Mapping of anthropogenic stress in vegetation and soil
Techniques of acquisition, processing and interpretation of multispectral data related to key environmental processes such as chlorophylline photosynthesis and plant nutrition, have been refined, especially in relation to the identification and mapping of anthropogenic stress caused by soil infiltration or dispersion of polluting material on the surface. Recent research suggests that there is a distinction recognizable by data acquired through multispectral relief, between natural stress due to, for example, drought and an induced or anthropogenic stress due to soil contamination: this difference is visible in a different physiological response of plants (Zinnert and others, 2012).
A series of computations between multispectral bands, known as vegetation indices, have been developed and applied in agronomy and environmental sciences to optimize information from multispectral data, which has an increasing geometric, spectral, radiometric and temporal resolution since new acquisition technologies such as RPAS and new sensors have seen significant technological development over the last decades (Thenkabail, 2000).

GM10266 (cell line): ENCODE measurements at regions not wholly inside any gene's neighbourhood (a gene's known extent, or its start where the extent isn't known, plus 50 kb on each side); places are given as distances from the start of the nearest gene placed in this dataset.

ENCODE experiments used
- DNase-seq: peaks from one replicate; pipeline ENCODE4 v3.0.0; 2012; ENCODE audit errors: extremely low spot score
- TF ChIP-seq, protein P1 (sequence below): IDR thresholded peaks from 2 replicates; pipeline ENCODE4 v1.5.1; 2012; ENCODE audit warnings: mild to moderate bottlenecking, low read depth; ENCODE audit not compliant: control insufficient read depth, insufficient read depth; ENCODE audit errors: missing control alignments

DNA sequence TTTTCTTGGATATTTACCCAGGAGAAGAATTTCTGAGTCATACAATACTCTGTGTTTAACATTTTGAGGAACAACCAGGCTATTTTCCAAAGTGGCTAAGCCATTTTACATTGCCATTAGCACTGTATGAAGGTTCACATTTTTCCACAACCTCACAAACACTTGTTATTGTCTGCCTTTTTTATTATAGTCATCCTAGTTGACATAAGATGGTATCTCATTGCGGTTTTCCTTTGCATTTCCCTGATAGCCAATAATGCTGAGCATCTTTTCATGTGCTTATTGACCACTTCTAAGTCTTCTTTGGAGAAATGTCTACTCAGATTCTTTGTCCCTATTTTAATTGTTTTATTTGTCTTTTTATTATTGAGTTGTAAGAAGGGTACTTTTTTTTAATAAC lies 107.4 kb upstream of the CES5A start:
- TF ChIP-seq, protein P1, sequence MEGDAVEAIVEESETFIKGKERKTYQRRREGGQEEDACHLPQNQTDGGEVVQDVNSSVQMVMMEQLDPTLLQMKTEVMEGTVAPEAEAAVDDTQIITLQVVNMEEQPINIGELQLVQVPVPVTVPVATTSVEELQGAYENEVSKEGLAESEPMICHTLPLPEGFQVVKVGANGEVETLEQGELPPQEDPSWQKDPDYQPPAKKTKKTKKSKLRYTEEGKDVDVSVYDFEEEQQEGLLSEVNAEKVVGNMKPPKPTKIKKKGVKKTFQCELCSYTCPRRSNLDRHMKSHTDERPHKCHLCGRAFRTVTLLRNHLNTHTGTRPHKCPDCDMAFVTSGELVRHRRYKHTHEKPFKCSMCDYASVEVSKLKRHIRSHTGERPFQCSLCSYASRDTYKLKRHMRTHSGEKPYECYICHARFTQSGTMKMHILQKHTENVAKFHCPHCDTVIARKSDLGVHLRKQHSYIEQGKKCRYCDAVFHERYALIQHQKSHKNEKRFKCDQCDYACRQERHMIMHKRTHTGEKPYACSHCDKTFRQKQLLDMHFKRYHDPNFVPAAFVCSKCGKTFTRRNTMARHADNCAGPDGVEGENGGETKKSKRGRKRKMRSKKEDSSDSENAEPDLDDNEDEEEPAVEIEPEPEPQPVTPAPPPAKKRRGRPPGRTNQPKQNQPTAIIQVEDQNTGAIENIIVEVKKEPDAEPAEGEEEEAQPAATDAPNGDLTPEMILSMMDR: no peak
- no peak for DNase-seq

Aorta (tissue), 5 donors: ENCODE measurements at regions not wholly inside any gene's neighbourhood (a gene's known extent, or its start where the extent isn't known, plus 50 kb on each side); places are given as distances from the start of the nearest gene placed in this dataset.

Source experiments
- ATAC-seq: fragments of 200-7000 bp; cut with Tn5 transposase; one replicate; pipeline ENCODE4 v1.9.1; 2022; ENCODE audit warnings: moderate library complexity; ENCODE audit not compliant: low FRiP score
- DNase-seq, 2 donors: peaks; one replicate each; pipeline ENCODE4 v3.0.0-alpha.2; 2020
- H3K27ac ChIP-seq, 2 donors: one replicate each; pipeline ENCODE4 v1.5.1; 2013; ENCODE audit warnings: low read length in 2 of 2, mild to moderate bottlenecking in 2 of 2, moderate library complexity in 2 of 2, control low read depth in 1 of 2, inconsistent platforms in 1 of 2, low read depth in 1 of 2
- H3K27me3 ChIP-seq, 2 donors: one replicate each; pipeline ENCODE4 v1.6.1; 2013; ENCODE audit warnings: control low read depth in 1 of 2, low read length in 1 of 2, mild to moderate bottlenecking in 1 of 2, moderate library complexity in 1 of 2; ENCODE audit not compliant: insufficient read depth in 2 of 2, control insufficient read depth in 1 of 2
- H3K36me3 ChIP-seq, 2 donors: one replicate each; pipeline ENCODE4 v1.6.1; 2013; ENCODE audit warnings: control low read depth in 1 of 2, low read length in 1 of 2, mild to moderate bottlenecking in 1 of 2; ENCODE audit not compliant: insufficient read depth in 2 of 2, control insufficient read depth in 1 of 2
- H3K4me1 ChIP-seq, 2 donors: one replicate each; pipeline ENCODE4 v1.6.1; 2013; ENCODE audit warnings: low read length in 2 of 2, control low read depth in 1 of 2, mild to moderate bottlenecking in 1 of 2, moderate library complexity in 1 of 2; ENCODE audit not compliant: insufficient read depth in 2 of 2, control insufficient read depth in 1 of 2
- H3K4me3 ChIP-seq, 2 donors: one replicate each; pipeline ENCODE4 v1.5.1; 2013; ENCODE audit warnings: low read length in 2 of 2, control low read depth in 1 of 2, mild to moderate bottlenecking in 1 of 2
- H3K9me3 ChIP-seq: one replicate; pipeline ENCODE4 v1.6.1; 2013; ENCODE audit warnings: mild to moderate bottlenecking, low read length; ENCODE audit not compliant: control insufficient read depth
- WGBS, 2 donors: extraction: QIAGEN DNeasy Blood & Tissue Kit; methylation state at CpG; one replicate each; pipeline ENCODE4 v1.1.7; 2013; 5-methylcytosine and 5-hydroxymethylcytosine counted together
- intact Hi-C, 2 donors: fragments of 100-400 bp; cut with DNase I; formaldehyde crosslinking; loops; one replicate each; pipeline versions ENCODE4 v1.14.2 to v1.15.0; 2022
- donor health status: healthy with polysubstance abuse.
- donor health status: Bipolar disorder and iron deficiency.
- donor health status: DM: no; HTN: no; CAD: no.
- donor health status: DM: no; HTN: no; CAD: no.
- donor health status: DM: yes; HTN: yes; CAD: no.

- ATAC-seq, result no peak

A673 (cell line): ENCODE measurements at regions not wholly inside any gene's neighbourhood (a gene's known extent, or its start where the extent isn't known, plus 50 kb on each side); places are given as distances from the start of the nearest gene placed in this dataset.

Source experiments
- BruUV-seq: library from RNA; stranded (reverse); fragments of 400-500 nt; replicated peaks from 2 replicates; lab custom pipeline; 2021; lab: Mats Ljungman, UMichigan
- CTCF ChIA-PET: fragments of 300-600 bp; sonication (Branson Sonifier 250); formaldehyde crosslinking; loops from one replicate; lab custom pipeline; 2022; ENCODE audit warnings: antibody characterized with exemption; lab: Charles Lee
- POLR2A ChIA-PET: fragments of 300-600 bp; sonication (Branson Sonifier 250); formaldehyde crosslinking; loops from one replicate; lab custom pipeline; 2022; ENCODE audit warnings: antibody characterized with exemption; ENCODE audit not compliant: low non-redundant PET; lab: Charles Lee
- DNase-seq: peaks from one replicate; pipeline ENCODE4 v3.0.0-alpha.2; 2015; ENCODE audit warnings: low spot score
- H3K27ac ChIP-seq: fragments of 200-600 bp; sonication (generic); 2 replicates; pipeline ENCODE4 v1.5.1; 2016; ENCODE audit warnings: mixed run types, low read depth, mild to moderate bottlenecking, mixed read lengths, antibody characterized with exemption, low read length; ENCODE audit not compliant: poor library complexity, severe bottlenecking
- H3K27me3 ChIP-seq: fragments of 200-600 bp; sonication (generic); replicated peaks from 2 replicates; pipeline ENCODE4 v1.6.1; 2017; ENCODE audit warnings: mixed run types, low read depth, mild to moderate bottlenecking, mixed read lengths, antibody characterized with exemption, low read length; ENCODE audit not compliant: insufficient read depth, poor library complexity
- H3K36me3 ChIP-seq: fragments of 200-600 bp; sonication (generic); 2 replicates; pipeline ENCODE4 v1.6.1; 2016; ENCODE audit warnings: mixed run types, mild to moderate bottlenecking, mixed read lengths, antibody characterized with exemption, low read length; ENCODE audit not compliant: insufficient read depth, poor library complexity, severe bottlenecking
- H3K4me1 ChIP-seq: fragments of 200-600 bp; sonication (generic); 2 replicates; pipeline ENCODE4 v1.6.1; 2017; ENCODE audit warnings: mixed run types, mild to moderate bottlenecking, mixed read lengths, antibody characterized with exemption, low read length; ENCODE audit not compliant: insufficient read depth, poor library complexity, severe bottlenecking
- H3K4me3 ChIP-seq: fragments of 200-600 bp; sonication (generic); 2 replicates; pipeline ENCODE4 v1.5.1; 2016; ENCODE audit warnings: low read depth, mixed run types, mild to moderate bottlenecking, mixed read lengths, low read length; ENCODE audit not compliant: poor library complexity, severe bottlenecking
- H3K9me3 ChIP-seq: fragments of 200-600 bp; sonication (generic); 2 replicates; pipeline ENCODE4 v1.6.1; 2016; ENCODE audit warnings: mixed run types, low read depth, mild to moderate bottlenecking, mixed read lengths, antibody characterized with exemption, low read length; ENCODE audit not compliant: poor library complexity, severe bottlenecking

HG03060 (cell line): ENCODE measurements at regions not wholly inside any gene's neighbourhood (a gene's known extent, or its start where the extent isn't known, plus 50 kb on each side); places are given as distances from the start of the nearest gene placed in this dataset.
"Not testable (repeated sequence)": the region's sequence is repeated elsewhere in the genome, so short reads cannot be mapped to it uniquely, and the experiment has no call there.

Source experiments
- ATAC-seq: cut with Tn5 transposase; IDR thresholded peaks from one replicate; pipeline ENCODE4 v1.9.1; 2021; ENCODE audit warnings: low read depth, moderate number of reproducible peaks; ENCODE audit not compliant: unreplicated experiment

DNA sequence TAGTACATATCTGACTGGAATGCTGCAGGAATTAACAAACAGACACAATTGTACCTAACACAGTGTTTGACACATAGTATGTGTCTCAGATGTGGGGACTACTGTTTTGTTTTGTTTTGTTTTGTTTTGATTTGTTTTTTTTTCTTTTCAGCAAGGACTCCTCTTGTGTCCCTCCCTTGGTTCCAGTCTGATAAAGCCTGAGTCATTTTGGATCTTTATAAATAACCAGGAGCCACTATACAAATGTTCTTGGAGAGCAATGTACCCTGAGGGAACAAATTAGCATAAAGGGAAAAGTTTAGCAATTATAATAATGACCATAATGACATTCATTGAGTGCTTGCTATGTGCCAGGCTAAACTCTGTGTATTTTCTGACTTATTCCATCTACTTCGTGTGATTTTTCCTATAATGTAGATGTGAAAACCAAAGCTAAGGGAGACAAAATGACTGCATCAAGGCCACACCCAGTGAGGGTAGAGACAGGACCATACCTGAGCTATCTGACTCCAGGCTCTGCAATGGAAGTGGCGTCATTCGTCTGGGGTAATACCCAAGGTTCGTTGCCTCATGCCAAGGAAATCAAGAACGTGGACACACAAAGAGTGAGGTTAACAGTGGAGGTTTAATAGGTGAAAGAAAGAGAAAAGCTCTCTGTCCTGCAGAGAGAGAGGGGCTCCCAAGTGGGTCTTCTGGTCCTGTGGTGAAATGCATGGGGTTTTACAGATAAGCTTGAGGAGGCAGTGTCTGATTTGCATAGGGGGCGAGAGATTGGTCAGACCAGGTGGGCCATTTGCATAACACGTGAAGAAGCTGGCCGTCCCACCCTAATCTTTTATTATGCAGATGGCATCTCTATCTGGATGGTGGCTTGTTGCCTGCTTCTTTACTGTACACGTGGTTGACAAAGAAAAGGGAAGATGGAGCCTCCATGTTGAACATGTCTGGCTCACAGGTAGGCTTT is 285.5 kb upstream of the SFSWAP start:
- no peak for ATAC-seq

For environmental and agronomic applications, the bands most involved in the calculations are Red (630 nm to 690 nm), Red Edge (705 nm to 745 nm), NIR (750 nm to 950 nm), Green (525 nm to 575 nm) and Violet (390 nm to 450 nm). The main vegetation indices are the Normalized Differentiation Vegetation Index (NDVI) and its optimizations or transformations such as the Green Normalized Differentiation Vegetation Index (GNDVI), Soil Adjusted Vegetation Index (SAVI) and also in this case including its optimizations such as the TSAVI (Transformed Soil Adjusted Vegetation Index) or the Modified Soil Adjusted Vegetation Index (MSAVI). A very important index for evaluating water content and quality in vegetation and soil is NDWI (Normalized Difference Water Index). By applying the multispectral survey to environmental monitoring of soil matrix or vegetation matrix, these indices are useful for defining growth rates and the vegetative quality of leafy vegetation.
The study of one of these spectral bands, the Red Edge, allows specifically to classify vegetation contaminated by presence in the soil by inflow or gaseous hydrocarbon suspension.
To apply this method of analysis, it is necessary to first correctly classify the vegetation present on the soil and evaluate the moisture content, the species present, the vegetation cover, the leaf cover index, and the surface temperature in different lighting stages and in different seasons. Vegetation growing in soil contaminated by hydrocarbons has visible damages in the Red Edge band, which is the name given to the sudden change in the spectrum region ranging from 680 nm to 730 nm and is caused by a combined effect of a strong incident radiation absorption and strong inner reflection and scattering of the leaf called “leaf internal scattering”.